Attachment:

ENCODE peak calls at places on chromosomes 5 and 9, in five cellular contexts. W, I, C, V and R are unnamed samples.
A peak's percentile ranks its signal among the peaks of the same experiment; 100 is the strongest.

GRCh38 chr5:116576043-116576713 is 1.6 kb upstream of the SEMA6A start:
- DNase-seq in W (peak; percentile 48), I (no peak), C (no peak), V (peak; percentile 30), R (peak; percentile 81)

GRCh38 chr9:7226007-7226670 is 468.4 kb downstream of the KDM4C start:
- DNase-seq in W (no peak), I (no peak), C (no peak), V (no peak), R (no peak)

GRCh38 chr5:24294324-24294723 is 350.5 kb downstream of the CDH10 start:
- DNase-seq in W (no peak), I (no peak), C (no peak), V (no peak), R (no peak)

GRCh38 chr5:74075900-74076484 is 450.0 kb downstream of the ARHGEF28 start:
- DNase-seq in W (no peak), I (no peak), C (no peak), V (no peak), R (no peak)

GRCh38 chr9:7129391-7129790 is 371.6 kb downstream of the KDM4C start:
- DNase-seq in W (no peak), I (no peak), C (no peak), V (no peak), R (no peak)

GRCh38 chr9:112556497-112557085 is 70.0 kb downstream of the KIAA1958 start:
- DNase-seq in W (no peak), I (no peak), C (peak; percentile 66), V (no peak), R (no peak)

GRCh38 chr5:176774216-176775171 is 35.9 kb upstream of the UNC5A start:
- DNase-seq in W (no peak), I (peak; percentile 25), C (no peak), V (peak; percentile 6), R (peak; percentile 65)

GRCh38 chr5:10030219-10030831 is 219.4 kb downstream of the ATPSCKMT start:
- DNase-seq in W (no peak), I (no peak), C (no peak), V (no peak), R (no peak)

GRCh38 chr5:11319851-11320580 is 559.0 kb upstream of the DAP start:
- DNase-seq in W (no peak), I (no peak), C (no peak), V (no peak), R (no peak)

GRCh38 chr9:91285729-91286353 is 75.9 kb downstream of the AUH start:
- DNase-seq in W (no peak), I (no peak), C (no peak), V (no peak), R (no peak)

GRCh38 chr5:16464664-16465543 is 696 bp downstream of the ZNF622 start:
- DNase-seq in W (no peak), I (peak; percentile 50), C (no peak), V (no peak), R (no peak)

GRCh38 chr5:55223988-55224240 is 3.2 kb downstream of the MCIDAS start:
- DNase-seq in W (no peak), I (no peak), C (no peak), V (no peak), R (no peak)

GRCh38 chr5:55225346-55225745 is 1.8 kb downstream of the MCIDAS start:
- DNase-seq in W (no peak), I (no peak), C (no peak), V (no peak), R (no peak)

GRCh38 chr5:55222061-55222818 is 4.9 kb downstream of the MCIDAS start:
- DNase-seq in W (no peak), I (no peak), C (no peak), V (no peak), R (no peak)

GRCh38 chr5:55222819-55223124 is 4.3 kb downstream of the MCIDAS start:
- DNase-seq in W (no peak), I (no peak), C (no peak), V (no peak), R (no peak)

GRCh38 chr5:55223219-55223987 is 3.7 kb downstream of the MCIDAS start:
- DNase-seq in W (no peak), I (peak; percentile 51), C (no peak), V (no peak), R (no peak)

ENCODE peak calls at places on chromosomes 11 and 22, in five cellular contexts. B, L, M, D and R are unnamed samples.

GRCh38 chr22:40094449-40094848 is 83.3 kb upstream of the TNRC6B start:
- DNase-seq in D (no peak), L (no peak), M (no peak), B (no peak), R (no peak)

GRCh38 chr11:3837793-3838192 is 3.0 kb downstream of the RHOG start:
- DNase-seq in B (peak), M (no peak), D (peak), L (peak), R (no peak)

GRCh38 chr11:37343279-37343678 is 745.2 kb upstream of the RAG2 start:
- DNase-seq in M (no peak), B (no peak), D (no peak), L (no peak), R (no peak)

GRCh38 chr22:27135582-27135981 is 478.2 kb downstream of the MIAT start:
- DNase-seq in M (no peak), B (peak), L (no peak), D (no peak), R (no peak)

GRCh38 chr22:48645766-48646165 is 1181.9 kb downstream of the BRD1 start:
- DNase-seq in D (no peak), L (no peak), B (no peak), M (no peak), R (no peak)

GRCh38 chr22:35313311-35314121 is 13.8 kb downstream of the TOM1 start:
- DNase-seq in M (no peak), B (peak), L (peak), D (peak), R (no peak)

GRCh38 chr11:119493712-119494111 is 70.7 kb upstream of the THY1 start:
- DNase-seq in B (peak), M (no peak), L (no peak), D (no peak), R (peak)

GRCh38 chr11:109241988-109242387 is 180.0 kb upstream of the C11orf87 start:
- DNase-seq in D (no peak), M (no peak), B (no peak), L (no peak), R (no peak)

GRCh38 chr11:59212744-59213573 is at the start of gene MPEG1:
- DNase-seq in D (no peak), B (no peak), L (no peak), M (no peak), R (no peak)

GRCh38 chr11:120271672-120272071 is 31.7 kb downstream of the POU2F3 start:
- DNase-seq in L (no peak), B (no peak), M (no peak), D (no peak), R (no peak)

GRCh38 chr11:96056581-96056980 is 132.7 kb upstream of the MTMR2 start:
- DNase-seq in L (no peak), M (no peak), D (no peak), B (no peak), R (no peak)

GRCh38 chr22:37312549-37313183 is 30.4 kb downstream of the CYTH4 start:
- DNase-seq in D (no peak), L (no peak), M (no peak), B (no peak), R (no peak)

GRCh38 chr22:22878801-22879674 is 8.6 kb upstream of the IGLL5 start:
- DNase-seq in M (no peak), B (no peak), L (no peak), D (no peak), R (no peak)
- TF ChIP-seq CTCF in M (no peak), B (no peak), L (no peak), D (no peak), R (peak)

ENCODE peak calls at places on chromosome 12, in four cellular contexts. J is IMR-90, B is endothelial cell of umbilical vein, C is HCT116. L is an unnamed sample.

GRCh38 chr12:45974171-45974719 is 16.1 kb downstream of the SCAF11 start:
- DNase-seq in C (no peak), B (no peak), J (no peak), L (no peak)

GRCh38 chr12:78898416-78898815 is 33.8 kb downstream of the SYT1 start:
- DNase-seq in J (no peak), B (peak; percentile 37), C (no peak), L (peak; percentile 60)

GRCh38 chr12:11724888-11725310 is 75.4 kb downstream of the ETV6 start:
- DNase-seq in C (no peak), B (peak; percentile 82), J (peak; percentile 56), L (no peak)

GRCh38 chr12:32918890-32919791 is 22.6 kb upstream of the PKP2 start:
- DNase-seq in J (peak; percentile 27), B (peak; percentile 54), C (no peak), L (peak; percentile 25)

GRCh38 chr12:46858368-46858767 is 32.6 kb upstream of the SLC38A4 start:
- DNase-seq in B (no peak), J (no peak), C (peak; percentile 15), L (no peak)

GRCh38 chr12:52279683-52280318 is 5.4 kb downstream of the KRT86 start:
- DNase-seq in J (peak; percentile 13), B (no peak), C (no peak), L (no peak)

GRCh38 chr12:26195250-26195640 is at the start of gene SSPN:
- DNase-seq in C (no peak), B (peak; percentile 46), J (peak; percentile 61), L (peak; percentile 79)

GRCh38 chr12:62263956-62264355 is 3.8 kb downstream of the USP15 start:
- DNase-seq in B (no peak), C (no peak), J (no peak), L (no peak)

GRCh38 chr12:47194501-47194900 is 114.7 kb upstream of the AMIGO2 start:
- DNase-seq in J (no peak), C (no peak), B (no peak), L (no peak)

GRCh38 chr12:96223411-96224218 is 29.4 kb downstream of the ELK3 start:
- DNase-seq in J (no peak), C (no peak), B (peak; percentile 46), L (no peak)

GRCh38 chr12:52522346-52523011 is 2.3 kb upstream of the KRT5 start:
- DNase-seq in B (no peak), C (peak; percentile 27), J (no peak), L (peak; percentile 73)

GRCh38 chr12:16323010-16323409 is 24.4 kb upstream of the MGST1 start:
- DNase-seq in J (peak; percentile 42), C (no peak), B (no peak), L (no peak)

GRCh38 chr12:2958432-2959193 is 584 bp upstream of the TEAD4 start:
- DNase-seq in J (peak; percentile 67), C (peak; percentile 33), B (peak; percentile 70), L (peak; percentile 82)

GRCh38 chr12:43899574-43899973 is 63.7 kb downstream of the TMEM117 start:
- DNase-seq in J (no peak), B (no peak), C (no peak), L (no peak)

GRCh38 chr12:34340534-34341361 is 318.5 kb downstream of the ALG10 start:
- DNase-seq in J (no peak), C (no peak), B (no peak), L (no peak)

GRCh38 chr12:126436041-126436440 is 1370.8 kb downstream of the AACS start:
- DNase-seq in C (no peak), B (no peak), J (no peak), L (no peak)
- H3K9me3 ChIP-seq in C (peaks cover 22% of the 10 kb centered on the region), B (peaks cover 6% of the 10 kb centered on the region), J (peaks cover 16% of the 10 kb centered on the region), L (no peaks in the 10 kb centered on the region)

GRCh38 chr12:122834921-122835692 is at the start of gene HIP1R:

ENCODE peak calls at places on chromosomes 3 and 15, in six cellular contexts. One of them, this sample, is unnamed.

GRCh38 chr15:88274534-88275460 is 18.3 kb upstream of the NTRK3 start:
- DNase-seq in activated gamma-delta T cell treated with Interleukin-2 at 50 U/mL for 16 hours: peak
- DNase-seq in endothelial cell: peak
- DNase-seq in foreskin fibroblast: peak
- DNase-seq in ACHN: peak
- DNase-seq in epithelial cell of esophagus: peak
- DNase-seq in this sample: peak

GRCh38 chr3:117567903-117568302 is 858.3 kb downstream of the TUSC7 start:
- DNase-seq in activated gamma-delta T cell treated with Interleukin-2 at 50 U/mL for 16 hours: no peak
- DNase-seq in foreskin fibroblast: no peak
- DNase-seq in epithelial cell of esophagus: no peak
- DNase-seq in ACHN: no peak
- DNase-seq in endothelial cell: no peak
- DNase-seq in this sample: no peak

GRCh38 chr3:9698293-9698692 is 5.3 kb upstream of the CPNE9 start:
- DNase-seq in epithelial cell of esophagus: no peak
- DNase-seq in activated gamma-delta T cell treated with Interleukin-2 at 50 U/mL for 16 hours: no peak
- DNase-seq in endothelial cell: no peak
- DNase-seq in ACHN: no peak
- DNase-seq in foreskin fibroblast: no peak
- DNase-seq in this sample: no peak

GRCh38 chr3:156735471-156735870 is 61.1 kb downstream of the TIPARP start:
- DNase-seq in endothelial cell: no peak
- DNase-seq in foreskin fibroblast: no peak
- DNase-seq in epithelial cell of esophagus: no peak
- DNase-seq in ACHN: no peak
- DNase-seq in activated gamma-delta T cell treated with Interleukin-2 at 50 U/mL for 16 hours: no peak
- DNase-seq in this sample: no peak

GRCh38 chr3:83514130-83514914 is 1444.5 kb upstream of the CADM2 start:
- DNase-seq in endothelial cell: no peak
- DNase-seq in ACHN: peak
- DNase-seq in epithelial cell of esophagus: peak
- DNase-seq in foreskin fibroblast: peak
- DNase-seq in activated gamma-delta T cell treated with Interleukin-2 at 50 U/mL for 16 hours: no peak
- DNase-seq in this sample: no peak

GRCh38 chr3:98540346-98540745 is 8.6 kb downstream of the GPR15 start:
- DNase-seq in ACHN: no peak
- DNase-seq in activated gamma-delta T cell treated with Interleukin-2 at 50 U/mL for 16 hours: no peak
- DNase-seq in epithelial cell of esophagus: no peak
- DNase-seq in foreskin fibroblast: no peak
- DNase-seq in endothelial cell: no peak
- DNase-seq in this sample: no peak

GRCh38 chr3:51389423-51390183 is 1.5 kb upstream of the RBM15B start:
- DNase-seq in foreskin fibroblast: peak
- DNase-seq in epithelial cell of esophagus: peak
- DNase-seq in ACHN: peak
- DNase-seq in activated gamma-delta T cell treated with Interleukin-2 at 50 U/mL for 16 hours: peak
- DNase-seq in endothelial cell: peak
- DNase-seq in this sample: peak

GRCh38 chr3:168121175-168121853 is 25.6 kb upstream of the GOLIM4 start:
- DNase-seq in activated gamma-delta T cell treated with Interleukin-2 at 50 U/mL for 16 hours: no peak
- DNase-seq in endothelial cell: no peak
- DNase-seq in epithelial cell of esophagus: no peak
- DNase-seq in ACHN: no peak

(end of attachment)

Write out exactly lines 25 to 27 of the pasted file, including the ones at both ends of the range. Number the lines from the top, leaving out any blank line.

GRCh38 chr5:55223988-55224240 is 3.2 kb downstream of the MCIDAS start:
- DNase-seq in W (no peak), I (no peak), C (no peak), V (no peak), R (no peak)

GRCh38 chr5:55225346-55225745 is 1.8 kb downstream of the MCIDAS start: